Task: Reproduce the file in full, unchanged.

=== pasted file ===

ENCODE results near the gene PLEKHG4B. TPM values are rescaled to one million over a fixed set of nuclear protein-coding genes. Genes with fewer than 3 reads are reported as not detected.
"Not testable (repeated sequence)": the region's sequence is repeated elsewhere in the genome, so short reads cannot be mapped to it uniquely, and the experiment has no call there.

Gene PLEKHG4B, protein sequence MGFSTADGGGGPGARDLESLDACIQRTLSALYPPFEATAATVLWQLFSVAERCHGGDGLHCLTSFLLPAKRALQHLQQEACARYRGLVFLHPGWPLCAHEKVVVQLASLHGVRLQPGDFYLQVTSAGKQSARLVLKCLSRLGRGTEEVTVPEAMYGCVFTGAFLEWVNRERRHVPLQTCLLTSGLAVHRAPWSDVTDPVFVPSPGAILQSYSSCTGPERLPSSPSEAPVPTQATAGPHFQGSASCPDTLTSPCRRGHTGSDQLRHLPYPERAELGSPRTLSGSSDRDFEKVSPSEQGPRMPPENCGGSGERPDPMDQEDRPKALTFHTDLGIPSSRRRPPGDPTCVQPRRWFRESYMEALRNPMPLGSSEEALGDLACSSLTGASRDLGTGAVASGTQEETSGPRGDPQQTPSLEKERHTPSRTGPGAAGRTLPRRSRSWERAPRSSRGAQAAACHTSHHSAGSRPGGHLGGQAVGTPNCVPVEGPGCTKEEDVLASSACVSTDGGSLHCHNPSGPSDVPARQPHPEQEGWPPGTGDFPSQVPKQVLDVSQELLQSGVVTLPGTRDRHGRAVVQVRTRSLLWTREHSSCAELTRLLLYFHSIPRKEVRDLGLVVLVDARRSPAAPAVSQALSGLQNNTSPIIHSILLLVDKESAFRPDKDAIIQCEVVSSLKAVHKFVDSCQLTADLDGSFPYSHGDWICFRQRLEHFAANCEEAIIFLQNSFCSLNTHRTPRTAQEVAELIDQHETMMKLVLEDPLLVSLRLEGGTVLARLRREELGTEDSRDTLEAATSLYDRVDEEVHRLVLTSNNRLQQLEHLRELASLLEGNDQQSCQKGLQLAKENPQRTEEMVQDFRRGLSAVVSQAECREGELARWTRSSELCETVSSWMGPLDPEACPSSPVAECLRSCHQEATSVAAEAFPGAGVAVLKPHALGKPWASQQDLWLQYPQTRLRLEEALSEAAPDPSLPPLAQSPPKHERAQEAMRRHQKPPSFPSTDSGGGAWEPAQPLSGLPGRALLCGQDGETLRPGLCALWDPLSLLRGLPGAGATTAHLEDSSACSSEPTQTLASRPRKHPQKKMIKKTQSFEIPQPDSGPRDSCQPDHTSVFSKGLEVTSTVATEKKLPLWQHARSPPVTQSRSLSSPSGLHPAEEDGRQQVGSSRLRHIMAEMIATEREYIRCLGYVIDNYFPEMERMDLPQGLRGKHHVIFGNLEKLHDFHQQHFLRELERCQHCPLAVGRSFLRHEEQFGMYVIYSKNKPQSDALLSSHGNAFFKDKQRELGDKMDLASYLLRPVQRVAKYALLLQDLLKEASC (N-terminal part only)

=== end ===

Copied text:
ENCODE results near the gene PLEKHG4B. TPM values are rescaled to one million over a fixed set of nuclear protein-coding genes. Genes with fewer than 3 reads are reported as not detected.
"Not testable (repeated sequence)": the region's sequence is repeated elsewhere in the genome, so short reads cannot be mapped to it uniquely, and the experiment has no call there.

Gene PLEKHG4B, protein sequence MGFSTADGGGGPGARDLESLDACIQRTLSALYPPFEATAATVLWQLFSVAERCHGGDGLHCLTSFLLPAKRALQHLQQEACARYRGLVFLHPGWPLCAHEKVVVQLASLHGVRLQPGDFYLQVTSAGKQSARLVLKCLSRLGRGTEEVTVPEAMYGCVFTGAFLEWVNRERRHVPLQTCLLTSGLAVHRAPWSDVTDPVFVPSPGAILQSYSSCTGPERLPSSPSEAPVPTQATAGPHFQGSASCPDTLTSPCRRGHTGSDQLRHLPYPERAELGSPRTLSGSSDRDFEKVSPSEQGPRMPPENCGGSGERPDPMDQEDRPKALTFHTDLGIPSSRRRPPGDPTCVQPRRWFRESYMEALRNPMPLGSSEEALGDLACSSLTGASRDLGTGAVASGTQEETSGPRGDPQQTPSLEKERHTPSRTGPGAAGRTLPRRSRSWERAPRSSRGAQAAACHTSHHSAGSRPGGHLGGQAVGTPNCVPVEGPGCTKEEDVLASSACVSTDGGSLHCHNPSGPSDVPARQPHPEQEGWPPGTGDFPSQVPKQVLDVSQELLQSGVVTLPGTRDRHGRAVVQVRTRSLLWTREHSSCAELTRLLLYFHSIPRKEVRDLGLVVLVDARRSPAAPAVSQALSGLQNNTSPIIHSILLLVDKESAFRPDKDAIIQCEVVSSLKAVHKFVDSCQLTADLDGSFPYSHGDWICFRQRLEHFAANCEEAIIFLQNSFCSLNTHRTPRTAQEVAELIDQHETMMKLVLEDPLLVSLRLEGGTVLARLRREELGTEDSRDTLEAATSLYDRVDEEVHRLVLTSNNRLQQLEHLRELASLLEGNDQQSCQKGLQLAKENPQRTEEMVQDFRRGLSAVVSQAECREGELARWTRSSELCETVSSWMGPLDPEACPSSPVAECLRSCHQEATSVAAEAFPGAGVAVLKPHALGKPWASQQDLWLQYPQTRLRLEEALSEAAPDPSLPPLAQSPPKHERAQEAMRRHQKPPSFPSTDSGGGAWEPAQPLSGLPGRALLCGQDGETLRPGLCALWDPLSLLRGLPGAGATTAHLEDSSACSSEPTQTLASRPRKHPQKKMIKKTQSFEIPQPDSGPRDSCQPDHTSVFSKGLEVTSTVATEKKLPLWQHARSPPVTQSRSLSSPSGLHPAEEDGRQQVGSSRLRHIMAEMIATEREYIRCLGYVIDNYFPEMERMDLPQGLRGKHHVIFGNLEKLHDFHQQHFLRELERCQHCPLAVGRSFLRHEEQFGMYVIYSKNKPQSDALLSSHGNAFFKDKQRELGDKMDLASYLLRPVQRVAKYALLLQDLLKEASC (N-terminal part only)